Be Careful of What You Buy, Even If You Can Afford It

Updated: January 4, 2024

I believe proper personal finance is about maintaining a healthy balance between enjoying the present and preparing for the future.

There’s nothing wrong with spending on wants and rewarding yourself with the latest gadget, shopping for new clothes, or going on vacation – especially if you can afford it anyway.

However, it’s important to be careful when you’re buying something new because you don’t want to fall into a psychological trap called The Diderot Effect.

The Story of Denis Diderot

Denis Diderot is an 18th-century French philosopher. He was the co-founder and writer of Encyclopédie, one of the most comprehensive encyclopedias of the time.

However, despite these achievements, he lived nearly his entire life in poverty.

In 1765, his daughter was about to be married, but he could not afford to provide a dowry. When Catherine the Great, the Empress of Russia, learned about Diderot’s financial troubles, she offered to buy his library from him.

Suddenly, Diderot had more money he could spare. And to reward himself, he bought a new scarlet robe. And this was when everything went wrong.

The scarlet robe was so beautiful that he noticed how out of place it seemed when surrounded by the rest of his common possessions.

“There’s no more coordination, no more unity, no more beauty,” were his words when he looked at his robe and the rest of his items.

Thus, the philosopher started buying new things to match the beauty of his robe. He replaced his old rug with a new one. He decorated his home with beautiful sculptures and got himself a new kitchen table, a new mirror, and a new leather chair.

This behavior would later be described as the Diderot Effect.

The Diderot Effect

The Diderot Effect is a phenomenon that describes how acquiring new possessions can lead to a spiral of consumption.

The idea is that obtaining a new item can create a desire for related or complementary items, leading to further purchases of unnecessary things just to feel happy or fulfilled.

It affects all of us and can manifest in various ways in our daily lives.

It happens when you buy a new phone, which leads to buying a new phone case, screen protector, new earbuds, charger cables, a new power bank, and other accessories.

A friend just bought a new car and, shortly after, bought various car accessories and even new clothes and shoes to match the image in his mind that’s associated with someone who drives a new car.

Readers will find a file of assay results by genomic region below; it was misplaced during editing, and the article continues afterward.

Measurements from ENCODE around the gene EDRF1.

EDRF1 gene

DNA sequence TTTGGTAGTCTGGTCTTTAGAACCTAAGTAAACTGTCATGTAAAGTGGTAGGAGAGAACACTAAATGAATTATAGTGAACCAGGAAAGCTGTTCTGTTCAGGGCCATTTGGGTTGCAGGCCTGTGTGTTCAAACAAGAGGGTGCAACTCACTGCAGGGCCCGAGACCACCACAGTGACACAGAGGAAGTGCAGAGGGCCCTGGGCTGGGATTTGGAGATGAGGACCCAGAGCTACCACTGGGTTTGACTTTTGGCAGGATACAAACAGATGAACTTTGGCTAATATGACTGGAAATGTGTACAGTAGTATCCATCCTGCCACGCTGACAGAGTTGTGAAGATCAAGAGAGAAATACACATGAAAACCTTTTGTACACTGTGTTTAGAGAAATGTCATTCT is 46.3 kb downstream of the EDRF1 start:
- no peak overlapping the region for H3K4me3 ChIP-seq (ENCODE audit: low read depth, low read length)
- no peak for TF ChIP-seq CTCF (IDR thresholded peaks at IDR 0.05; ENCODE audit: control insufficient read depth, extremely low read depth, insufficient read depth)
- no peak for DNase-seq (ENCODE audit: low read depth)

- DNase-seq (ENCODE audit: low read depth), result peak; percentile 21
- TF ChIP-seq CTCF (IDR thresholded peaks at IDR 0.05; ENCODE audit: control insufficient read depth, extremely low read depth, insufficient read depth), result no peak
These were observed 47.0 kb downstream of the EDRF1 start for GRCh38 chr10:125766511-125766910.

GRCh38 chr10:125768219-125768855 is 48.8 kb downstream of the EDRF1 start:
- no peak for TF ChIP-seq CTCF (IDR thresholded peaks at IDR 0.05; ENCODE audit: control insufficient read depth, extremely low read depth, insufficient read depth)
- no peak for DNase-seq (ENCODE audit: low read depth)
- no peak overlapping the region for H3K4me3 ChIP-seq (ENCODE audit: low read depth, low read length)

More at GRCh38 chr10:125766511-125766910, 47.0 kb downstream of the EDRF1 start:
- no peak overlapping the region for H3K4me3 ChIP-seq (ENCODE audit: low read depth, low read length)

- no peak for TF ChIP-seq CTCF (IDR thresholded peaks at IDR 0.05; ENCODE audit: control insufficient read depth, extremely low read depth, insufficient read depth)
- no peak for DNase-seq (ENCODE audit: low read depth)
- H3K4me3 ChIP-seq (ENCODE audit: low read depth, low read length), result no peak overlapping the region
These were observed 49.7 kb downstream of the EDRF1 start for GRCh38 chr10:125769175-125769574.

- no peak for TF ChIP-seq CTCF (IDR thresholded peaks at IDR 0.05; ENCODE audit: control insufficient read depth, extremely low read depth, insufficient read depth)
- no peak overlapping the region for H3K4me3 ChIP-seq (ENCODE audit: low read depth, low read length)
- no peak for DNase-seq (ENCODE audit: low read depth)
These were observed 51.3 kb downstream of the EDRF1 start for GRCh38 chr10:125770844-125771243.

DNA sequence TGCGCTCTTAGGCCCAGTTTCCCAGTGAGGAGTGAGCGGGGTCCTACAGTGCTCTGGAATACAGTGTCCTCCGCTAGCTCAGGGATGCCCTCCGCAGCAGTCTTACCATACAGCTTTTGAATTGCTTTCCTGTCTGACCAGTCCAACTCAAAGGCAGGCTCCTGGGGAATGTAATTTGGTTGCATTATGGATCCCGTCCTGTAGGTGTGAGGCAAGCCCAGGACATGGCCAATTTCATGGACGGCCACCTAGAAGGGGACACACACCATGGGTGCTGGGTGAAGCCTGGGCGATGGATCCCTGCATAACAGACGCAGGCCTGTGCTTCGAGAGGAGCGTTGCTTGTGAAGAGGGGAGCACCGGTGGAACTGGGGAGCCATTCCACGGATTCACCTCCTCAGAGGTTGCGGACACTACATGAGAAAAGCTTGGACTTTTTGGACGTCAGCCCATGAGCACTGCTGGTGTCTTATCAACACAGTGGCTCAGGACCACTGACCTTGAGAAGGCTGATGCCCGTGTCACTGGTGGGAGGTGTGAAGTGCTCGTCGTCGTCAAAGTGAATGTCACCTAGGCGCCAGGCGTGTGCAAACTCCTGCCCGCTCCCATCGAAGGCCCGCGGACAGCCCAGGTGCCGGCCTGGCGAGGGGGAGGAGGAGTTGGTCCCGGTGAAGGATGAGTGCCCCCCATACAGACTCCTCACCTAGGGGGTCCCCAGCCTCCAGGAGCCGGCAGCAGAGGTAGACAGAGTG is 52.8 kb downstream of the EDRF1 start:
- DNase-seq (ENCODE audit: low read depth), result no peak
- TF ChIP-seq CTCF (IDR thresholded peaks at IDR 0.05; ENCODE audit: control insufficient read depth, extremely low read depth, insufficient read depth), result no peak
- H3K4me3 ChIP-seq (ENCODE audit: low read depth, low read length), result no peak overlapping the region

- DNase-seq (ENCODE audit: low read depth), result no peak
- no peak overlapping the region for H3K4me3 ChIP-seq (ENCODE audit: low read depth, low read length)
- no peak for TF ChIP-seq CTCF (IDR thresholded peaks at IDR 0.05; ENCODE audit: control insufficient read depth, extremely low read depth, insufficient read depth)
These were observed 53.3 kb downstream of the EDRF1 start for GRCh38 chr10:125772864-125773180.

Moving into a new place can also trigger the Diderot Effect. You might feel the need to buy new furniture or new home decor or, more subtly, upgrade your lifestyle as a subconscious reaction to living in a new place.

The Diderot Effect can be a double-edged sword.

On one hand, it can lead to increased consumption and spending, which can be detrimental to our financial well-being. On the other hand, it can also lead to increased satisfaction and happiness as we acquire new possessions that align with our desired image or lifestyle.

How To Deal with the Diderot Effect

To avoid falling into the trap of the Diderot Effect, it’s important to be mindful of our spending habits and to consider the long-term consequences of our purchases.

Before making a purchase, it’s essential to ask ourselves if the item is something we truly need or if it’s just a fleeting desire.

On a more positive note, the Diderot Effect doesn’t always have to be negative, as it can also be used for self-improvement.

One way to use the Diderot Effect positively is to focus on upgrading our habits rather than our possessions.

With your new car, try to focus on upgrading your driving habits to be more eco-friendly. Or, instead of buying new furniture for your new place, focus on upgrading your cleaning habits to maintain a cozy and organized home.

By using the Diderot Effect for self-improvement, we can shift our focus from material possessions to personal growth and development. This can lead to a more fulfilling and satisfying life and a more sustainable financial future.

Final Thoughts

The Diderot Effect is a phenomenon that describes how acquiring new possessions can lead to a spiral of consumption.

It can manifest in various ways and can be both beneficial and detrimental to our well-being.

By being mindful of our spending habits and considering the long-term consequences of our purchases, we can avoid falling into the negative effects of the Diderot Effect.

Furthermore, it would be better to use our new purchases to trigger self-improvement instead. Let the Diderot Effect inspire us to learn good and better habits.

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